The Rules of Leasing a Carby Michael Ryan
When considering an auto lease, there are several things to consider beyond simply negotiating a great selling price. First, you must pay the bank for processing the lease. Then there are rules that determine how many miles you can drive the vehicle, how you must care for it, and what happens when your lease expires. Failure to observe these rules can result in additional fees when you return the vehicle.
All leases include an annual mileage restriction, normally ranging from 7,500 to 20,000 miles per year. Mileage restrictions are used to calculate the residual value of a vehicle. The residual value is what the car is worth at the end of your lease. The higher the residual value, the lower your monthly payment. If you exceed your mileage limit, you will pay a fee for each additional mile, typically around 10 to 15 cents per mile.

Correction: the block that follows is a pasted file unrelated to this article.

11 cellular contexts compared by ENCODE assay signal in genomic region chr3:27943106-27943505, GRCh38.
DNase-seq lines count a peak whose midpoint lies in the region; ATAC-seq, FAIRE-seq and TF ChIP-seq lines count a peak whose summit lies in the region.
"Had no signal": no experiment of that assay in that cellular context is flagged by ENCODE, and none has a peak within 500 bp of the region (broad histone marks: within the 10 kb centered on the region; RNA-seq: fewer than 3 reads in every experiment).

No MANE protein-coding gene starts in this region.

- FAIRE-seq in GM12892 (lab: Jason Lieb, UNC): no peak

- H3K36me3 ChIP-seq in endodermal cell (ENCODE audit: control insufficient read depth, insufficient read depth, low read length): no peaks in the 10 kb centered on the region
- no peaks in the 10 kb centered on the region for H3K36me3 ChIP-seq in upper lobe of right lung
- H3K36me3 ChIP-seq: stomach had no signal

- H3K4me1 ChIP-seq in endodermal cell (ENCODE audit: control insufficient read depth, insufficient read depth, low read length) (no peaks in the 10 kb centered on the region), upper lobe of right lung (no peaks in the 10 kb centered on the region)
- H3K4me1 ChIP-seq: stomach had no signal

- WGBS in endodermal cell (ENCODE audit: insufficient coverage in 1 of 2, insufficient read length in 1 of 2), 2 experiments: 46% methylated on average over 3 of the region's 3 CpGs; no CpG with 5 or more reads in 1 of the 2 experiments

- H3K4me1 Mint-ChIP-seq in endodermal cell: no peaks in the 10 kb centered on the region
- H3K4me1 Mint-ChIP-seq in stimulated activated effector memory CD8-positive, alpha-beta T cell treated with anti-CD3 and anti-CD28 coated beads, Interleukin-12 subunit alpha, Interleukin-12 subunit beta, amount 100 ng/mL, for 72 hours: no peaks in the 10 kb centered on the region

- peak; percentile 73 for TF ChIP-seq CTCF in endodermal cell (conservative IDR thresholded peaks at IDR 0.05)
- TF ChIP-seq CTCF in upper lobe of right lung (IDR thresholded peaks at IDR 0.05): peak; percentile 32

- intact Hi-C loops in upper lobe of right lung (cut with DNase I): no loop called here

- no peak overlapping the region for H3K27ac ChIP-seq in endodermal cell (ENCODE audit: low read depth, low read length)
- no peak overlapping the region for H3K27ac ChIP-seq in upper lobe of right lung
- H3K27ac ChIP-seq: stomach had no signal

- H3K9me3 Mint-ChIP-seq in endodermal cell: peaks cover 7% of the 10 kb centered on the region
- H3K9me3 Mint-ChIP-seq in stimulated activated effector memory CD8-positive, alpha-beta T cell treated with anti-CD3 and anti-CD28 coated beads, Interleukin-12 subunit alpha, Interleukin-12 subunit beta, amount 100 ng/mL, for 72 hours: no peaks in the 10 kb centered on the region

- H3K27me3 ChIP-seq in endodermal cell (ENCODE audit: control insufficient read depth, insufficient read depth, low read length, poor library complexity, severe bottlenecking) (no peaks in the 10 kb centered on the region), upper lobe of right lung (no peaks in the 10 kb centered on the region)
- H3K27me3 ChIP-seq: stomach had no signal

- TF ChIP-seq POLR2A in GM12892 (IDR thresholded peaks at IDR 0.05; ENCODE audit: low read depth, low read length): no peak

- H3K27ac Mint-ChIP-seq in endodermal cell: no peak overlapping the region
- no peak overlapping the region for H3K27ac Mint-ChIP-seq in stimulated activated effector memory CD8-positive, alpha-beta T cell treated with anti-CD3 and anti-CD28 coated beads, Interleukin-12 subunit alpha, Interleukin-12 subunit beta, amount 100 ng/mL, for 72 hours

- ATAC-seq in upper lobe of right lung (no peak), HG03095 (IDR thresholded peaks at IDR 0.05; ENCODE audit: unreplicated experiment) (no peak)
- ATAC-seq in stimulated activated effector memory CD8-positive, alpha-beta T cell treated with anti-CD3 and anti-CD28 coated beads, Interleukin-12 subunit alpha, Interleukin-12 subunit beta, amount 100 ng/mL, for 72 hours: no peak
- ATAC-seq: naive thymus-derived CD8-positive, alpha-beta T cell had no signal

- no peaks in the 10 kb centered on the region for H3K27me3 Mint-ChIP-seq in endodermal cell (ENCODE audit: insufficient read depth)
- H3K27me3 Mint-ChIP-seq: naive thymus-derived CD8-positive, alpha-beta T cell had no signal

Once a leased vehicle is returned to the dealership, it will be inspected for excess wear-and-tear. Leasing companies expect their vehicles to be returned in excellent shape, and you will be billed for any excess damage.
When signing a lease, bank fees ranging from $300 to $1,200 are due. You must pay these "acquisition fees" in order to take delivery of a leased vehicle.
If you return a leased vehicle without leasing or financing another car of the same make, you will owe a disposition fee ranging from $300 to $600.
In addition to the monthly lease payment, there are other fees associated with a vehicle lease. In most cases, the bank fees and excess mileage can be prepaid in cash or rolled into your monthly payments. However, a lease is a great option for lower-mileage drivers with good credit histories, and your monthly payments can be substantially lower than if you purchase the vehicle.
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